||John A. Raven Functional evolution of photochemical energy transformations in oxygen-producing organisms, Functional Plant Biology, 2009, 36, 505–515 p.512 left column top paragraph
||1) Raven JA (1984) A cost-benefit analysis of photon absorption by photosynthetic unicells. New Phytologist 98, 593–625. (2) Raven JA (1984) ‘Energetics and transport in aquatic plants.’ (A. R. Liss: New York) (3) Alberte RS (1989) Physiological and cellular features of Prochloron. In ‘Prochloron: a microbial enigma’. (Eds RA Lewin, L Chang) pp. 31–52. (Chapman and Hall: New York) (4) Ting CS, Rocap G, King J, Chisholm SW. Cyanobacterial photosynthesis in the oceans: the origins and significance of divergent light-harvesting strategies. Trends Microbiol. 2002 Mar10(3):134-42.PubMed ID11864823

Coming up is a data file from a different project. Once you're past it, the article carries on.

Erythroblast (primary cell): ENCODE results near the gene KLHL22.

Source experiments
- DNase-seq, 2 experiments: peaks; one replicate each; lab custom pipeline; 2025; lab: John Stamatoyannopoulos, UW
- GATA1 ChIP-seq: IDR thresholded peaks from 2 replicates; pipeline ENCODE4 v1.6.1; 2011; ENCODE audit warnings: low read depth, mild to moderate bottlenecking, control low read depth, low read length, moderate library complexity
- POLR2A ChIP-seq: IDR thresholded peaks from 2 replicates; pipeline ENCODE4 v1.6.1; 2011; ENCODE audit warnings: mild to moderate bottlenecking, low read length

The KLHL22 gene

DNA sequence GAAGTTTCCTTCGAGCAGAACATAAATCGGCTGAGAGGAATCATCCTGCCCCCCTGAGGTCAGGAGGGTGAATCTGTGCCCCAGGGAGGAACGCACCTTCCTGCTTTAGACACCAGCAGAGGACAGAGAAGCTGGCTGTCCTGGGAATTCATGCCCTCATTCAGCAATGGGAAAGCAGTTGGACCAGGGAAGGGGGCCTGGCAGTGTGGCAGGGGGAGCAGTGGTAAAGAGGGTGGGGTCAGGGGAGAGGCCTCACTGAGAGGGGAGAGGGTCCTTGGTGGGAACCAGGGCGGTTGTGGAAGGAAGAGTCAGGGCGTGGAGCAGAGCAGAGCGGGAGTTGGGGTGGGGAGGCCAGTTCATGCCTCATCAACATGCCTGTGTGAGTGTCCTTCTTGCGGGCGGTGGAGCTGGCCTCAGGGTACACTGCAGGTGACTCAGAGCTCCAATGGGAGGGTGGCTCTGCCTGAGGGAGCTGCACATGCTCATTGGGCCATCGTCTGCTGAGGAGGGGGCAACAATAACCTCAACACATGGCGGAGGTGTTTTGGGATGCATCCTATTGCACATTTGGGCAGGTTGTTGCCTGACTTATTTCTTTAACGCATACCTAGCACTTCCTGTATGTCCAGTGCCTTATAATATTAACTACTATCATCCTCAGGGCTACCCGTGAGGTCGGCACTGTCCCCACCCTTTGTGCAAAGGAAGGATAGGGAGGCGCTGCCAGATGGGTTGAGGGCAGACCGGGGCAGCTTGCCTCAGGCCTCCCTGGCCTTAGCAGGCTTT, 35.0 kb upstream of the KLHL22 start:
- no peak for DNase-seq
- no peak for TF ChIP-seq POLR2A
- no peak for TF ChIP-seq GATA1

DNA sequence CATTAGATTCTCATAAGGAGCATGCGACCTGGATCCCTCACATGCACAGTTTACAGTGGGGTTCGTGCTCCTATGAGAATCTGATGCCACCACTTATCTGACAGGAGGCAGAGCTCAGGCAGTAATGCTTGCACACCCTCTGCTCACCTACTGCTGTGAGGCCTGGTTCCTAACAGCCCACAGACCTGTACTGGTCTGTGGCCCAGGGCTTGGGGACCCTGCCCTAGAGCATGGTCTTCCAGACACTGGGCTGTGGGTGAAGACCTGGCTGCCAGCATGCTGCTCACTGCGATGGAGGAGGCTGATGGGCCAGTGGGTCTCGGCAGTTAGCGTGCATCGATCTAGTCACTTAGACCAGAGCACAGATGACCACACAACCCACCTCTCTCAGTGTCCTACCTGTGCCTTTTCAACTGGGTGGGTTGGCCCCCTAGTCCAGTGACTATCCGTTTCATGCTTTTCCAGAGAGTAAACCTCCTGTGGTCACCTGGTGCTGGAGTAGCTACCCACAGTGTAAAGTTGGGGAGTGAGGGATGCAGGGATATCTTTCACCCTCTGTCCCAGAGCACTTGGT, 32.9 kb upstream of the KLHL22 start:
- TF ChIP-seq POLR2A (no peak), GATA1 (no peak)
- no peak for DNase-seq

||The higher capacity to harvest photons at incipient light saturation (Ek) in oxygenic organisms is paralleled by a higher chromophore density per unit area of membrane. Thus, the kDa protein corresponding to 1 mol of chlorophyll and (lightharvesting) carotenoid in light-harvesting and reaction centre pigment–protein complexes in oxygenic organisms lacking phycobilin antennae is 2.0–6.3, whereas the value for phycobilin antennae is 5.8–15.7 (Raven 1984a, 1984b Alberte 1989 Ting et al. 2002) BNID 105058. For rhodopsin ion pumps the corresponding value is 26 (Raven 1984b), BNID 105059. This makes rhodopsins much more costly in terms of energy and nitrogen to synthesise than the light-harvesting and photochemical machinery of oxygenic organisms (Raven 1984a, 1984b Alberte 1989 Ting et al. 2002). Even when the other electron transfer and proton pump components in oxygenic organisms (e.g. cytochrome b6–f complex, cytochrome c6 or plastocyanin, ferredoxin or flavodoxin) are considered (see Raven et al. 1999), the nitrogen and energy costs of rhodopsins are still significantly higher per unit chromophore than the oxygenic organism’s machinery.